Finding a hair loss product formulated for black South Africans, especially women can be a mission, but now a customised hair treatment range that promises just that has officially dropped; renowned SA actress Gail Mabalane’s brand new Ethnogenics hair range is now available exclusively at Clicks stores countrywide.
The all vegan, paraben free hair range was inspired by Mabalane’s own personal struggles with finding the right products to combat hair loss, an autoimmune condition also known as Alopecia. Many would recall the overwhelming support the former ‘Generations: The Legacy‘ actress received when she started documenting her hair loss journey through her YouTube channel in 2019 – with a picture of a big, round bald patch on the top of the head – which she started to experience following a salon visit.
It wasn’t long before the ‘Blood and Water‘ actress started receiving messages from multitudes of women who were going the same challenge, with many saying they’re battling to find information and products that could treat hair loss.
“It was clear from my own hair loss journey that knowledge was the missing piece,” said Mabalane, who has spent the past three years researching hair loss with a team that spans demartoligists and highly trained hair and scalp experts.
“I realised there was a distinct lack of education around how to solve the problem. This led me to create the Ethnogenics range and to provide consumers with the information they need to make smarter and more empowered hair care choices, aimed at preventing long term damage to their hair.”
Ethnogenics, as she explains, is more than just a range of products, and it’s rather a hair care platform that seeks to enable better control over the pain of hair loss. “This is done through a combination of high quality, vitamin-enriched products, coupled with education and support around good hair care practices and routines.”
I realised there was a distinct lack of education around how to solve the issue of hair lossGail Mabalane
The range comes at a time when some COVID-19 survivors found themselves having to deal with an unexpected side-effect long after they’ve tested negative: a form of hair loss called Telogen Effluvium, which involves a dramatic increase in hair shedding.
Unlike Alopecia, which though is commonly hereditary can be triggered by toxic hair treatments, tight hairstyles and wearing weaves – and in such cases presume the name Centrifugal Cicatricial Alopecia (CCCA) – this type of hair loss (Telogen Effluvium) is not patchy or permanent, and patients will notice handfuls of hairs coming out when showering, brushing, or even on their pillowcases. As per recent study by Pubmed, it is associated with post Covid-19 infection and can last up to six months.
Traction Alopecia on the other hand affects one-third of women of African descent, according to a study in the medical journal Clinical, Cosmetic and Investigational Dermatology.
6,000 women of African descent by Boston University’s Slone Epidemiology Center found that almost 48% of respondents had suffered hair loss on the crown or the top of the head – mostly caused by Traction Alopecia.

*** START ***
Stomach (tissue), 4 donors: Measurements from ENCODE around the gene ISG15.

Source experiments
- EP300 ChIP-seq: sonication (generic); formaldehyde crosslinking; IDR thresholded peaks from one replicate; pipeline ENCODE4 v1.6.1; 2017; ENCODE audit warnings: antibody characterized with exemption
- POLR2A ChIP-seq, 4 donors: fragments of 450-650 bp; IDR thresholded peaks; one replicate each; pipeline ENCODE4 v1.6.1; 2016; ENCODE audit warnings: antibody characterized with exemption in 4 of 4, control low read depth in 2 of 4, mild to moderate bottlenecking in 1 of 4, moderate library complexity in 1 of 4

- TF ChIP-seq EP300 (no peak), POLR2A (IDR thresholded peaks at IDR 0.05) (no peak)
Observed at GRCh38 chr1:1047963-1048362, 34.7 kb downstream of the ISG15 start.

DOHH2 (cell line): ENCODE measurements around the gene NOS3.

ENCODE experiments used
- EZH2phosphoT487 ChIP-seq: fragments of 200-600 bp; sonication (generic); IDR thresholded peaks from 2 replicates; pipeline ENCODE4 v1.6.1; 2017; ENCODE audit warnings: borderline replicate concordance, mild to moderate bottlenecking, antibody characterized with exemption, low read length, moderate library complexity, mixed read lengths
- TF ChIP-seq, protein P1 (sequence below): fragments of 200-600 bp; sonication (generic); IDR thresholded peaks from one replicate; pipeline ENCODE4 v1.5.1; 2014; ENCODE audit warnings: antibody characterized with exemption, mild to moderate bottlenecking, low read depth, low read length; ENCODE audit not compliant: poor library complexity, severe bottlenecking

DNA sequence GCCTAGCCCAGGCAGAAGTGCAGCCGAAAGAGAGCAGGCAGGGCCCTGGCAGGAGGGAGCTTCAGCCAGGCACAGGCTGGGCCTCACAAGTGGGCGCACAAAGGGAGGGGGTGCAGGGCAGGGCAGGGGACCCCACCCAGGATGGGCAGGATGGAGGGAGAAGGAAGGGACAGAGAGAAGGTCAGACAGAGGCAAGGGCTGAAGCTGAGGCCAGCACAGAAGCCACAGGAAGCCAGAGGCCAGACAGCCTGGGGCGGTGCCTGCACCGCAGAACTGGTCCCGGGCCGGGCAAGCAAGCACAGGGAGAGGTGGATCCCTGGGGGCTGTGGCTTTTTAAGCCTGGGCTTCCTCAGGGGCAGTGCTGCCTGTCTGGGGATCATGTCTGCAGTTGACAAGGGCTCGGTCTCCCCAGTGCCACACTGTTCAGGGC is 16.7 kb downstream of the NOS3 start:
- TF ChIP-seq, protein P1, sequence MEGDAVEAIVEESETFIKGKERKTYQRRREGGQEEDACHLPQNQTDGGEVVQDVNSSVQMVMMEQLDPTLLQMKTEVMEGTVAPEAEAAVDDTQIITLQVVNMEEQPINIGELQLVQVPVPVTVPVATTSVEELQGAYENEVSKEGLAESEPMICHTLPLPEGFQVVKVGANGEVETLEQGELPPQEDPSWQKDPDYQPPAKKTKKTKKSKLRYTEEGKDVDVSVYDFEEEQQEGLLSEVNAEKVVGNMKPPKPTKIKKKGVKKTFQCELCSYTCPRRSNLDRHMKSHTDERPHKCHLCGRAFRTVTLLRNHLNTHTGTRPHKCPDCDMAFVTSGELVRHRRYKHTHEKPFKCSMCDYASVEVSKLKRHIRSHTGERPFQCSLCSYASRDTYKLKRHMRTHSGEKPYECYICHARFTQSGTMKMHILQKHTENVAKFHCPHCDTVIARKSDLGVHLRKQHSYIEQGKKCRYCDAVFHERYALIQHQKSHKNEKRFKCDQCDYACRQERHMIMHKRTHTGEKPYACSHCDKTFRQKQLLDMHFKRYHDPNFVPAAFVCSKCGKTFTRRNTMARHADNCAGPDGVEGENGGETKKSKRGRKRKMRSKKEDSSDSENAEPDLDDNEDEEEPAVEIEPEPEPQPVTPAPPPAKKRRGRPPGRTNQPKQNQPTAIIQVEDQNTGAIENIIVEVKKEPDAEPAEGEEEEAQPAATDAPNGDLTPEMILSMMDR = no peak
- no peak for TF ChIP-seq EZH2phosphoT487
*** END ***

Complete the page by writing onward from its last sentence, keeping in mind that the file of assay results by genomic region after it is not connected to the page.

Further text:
Inspiration behind Ethnogenics hair range
Apart from using it as vehicle to get empowering information to women, for Mabalane, at the core of this brand is education, “because if I didn’t educate myself, I’ll be completely bald. My CCCA would have continued spreading. I mean if I could show you pictures of myself, it went from ‘this’ small, then it became a tomato and it continued growing and growing. It would have gotten worse if I wasn’t treating it.
“So for me it’s about getting this conversation going. I get a lot of women on social media asking me, ‘how did you do it?’,” she says, adding: “So it’s about becoming part of the change. I mean I have a daughter, who has the most beautiful afro hair, and how do I prevent her from making the same mistake? The truth is, most of the time it’s self-inflicted. Yes I was diagnosed with CCCA, but if I had known better, I wouldn’t have gone with coloring my hair, using peroxide.”
Explaining what she believes to be what exacerbated the problem, she says: “I went through a process where, with just a single hair treatment when I went grey, they had to process my hair 15 times with peroxide to get it light. Instead of just saying ‘just spray your hair, and wash it off tomorrow’, because it’s a phase and you’ll get over it, but I went ahead with it. Also, we expect our hair stylist to know better, but the reality is that most of them are self-taught and they’re trying to build their businesses, and there’s no knowledge piece attached to it – and I’m actually saying this with a good heart.”
Customised hair and scalp care ingredients
The range contains moisturising and natural ingredients like shea butter, coconut oil, argan oil, extra virgin avocado oil and castor oil. It also contains biotin, which stimulates keratin production in hair and can increase the rate of follicle growth needed when dealing with the above mentioned conditions, specially CCCA or traction alopecia, which affects one-third of women of African descent (study).
Ethnogenics products specifically focus on enhancing moisture, nourishment, protection, and regrowth. It is vegan, paraben and sulphate free too.
It comes in a wide range of products, including Restoring Conditioner, Cream Shampoo, Conditioning Co-Wash, Stimulating Scalp Lotion, Hydrating Moisturiser, and Hair Growth Supplement Capsules.
Priced between R179,99 to R299, 99, the range will be available at selected Clicks stores at the end of March and online. For more info visit www.ethnogenics.co.za.
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